What do I need to know about whooping cough?
Dr. Neil Allen is an OB/GYN at Banner Health Clinic specializing in OB/GYN in Greeley.
Question: I’ve been hearing a lot about whooping cough lately. What is important for me to know?
Answer: Whooping cough, or pertussis, is a bacterial infection of the respiratory tract which causes severe coughing that often sounds like “whooping” and makes breathing difficult. It is extremely contagious, causes prolonged illness and coughing, and is especially dangerous to young children. In fact, more than half of infants and children under one year of age who contract the disease are hospitalized and more and more children in the United States are dying from pertussis.
But as dangerous as it is, whooping cough is completely preventable through vaccination. The Centers for Disease Control and Prevention recommend pregnant women receive the vaccine against whooping cough as a first line of defense for their newborn babies. The protection the fetus receives should last until the child begins receiving the recommended vaccine at age 2 months, 4 months and 6 months of age.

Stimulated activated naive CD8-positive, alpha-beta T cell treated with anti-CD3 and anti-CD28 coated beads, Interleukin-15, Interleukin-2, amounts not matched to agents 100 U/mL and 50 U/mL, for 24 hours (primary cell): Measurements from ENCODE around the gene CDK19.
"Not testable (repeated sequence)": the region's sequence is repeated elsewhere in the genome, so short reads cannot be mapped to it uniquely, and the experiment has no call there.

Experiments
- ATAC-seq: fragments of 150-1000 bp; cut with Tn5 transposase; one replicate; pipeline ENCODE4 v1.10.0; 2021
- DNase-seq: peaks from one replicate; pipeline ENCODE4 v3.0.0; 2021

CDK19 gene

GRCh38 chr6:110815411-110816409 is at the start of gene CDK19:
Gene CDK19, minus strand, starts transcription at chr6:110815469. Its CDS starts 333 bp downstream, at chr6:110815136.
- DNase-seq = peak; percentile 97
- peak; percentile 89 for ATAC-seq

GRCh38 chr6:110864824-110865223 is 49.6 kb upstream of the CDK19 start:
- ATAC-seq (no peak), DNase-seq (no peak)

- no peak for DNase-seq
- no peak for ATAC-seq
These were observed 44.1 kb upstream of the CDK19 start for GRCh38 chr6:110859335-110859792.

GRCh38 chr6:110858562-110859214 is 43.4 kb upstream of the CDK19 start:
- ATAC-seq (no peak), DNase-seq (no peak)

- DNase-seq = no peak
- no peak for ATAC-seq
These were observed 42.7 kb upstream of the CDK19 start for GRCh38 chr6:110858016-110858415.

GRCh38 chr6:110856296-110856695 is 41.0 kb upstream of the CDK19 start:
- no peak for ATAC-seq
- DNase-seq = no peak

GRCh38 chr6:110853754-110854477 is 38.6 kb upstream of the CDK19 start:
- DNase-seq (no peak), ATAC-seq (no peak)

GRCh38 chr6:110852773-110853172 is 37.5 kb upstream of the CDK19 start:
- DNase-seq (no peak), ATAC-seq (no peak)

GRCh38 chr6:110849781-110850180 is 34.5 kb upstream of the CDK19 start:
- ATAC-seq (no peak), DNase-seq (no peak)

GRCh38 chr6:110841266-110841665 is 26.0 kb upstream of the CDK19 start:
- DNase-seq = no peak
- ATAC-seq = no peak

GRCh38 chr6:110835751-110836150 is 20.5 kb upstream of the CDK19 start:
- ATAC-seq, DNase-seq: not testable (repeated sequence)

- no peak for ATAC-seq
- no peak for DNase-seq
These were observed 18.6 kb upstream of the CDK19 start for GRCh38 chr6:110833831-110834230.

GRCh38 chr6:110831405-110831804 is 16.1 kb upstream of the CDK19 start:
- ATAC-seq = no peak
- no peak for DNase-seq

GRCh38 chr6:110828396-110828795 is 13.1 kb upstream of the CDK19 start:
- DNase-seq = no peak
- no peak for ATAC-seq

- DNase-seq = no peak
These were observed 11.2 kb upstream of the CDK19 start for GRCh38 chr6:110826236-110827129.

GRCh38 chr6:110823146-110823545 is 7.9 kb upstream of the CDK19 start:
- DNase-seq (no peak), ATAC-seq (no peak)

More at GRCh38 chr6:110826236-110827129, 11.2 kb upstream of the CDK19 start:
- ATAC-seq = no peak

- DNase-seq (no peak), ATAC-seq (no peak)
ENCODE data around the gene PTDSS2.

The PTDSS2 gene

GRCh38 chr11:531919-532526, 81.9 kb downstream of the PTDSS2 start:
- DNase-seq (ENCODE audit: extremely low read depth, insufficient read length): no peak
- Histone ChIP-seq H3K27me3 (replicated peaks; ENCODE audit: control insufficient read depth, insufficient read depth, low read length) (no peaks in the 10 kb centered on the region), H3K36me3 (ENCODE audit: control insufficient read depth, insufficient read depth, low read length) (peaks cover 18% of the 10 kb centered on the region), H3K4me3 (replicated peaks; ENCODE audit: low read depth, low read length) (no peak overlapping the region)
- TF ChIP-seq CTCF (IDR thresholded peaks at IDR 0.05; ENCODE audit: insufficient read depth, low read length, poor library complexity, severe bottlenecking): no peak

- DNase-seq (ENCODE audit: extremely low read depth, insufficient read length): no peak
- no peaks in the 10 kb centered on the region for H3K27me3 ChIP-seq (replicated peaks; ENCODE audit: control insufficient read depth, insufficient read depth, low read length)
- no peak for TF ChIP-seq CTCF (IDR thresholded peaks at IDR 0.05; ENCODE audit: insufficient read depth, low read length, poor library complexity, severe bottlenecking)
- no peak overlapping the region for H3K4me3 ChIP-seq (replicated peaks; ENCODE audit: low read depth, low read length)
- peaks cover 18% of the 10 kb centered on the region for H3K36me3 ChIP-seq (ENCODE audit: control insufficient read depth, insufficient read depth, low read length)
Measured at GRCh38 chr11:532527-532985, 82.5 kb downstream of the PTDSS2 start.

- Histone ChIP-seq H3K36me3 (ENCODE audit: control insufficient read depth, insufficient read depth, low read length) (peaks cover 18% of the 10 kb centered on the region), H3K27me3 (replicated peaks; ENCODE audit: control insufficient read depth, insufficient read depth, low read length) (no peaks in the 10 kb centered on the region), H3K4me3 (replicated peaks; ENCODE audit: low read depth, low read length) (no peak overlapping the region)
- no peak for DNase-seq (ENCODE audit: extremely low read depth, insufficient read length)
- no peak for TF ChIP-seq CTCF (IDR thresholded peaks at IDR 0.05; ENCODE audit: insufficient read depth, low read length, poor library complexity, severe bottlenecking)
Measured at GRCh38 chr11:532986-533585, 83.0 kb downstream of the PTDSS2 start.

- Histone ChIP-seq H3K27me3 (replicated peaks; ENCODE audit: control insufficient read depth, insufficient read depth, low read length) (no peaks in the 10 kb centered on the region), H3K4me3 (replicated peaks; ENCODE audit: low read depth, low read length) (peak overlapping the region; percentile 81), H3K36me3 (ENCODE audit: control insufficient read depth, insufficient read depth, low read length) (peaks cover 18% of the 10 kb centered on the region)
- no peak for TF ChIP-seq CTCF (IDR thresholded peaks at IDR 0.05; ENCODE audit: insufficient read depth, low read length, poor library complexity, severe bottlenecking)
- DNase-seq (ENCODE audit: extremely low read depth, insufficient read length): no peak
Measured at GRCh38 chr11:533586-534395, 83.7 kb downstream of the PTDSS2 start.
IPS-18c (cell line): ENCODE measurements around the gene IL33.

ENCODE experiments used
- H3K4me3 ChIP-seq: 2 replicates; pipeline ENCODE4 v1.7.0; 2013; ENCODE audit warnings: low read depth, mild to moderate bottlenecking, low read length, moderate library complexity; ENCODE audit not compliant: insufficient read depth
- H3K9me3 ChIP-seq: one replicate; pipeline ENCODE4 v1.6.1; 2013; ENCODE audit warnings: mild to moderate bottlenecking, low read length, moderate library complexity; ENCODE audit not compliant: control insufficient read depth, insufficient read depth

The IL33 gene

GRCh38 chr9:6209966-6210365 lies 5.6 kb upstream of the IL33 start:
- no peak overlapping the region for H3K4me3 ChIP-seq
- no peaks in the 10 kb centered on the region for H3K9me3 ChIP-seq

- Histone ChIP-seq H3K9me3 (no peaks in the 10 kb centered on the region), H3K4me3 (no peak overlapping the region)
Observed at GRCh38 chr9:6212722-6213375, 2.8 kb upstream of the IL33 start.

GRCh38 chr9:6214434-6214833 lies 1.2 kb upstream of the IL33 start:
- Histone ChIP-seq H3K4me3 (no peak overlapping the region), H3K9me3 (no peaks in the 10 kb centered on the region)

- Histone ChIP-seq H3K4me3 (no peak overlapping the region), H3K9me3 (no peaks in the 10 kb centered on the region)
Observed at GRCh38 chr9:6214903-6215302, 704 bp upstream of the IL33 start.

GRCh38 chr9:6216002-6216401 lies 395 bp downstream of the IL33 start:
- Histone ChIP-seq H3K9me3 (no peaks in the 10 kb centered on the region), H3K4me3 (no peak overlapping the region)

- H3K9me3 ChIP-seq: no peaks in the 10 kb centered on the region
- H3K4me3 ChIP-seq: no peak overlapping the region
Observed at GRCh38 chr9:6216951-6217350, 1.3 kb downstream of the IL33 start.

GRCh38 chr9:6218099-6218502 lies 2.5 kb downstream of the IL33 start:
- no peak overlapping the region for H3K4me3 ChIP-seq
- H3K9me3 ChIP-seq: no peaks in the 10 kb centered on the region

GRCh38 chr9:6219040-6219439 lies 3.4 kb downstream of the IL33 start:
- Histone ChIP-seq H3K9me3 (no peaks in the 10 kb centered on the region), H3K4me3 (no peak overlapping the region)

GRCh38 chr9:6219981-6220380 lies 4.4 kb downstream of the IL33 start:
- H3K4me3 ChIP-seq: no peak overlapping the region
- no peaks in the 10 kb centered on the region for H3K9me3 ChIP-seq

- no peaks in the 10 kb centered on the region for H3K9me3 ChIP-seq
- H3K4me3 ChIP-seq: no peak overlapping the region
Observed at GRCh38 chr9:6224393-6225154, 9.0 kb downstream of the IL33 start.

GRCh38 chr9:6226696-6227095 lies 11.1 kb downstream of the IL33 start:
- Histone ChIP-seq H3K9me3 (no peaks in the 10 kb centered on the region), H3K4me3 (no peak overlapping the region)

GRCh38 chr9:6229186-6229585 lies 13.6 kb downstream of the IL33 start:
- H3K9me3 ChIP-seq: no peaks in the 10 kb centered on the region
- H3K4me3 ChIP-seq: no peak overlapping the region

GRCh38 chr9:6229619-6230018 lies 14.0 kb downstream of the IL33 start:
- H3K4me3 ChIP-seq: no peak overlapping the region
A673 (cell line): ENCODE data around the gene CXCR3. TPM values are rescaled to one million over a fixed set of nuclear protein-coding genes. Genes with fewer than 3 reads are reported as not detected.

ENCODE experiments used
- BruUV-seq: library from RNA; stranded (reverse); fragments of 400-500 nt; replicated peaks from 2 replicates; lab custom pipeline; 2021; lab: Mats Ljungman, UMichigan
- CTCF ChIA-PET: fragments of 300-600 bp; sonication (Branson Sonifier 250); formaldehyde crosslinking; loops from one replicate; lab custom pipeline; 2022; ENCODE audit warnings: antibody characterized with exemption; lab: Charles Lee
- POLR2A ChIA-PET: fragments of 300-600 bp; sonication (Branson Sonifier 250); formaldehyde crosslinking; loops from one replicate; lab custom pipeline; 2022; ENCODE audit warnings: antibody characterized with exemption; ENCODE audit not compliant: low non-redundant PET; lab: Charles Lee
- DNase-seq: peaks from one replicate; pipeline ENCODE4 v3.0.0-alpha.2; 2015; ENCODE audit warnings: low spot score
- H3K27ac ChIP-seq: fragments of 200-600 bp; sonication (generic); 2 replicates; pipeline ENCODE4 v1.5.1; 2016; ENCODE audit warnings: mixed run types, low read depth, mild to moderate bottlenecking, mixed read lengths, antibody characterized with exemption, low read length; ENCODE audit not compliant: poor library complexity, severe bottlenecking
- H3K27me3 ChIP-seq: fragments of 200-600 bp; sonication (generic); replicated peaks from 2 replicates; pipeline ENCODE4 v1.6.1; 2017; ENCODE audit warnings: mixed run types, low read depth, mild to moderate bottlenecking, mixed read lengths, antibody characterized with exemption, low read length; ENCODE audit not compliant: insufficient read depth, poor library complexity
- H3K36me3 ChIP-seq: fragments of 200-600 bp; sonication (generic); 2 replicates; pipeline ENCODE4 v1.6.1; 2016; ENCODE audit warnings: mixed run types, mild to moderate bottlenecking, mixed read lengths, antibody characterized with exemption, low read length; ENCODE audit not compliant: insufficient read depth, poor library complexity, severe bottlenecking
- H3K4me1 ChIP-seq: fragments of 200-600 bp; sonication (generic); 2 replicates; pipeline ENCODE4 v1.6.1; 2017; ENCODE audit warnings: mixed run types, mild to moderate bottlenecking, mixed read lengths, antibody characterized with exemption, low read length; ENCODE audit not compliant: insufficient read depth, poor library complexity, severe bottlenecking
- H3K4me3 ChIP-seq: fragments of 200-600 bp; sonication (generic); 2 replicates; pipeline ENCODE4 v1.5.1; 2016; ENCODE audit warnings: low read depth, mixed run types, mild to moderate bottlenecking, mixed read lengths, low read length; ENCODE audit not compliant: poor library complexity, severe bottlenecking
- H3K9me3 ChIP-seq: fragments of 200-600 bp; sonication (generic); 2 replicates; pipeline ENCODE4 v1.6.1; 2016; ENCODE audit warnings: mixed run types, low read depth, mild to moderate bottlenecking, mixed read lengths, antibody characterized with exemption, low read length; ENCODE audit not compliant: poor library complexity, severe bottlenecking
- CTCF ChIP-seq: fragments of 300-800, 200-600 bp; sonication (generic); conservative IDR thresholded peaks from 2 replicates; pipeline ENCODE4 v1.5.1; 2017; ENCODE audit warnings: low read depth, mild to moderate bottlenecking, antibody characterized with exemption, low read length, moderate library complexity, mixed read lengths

Symptoms and possible results of pertussis:
- Runny nose
- Slight fever
- Cough that ends with a “whooping” sound
- Uncontrollable coughing
- Difficulty breathing
- Permanent seizure disorder
- Brain damage due to lack of oxygen
All caregivers, or anyone who regularly comes in contact with children under 12 months of age, should also receive the vaccination. That means the fathers, siblings, primary care takers and grandparents.
So much is being said about whooping cough lately because the incidence of the disease has been increasing in the United States since 2000. It is the only vaccine-preventable disease that is resulting in an increased number of deaths in our country.
The pertussis vaccine has joined influenza and H1N1 influenza as recommended vaccinations during pregnancy. There is little risk associated with the vaccine, while the consequences of not getting it could be fatal to the fetus.
If you are pregnant or think you should be vaccinated for pertussis, please talk to your health care provider.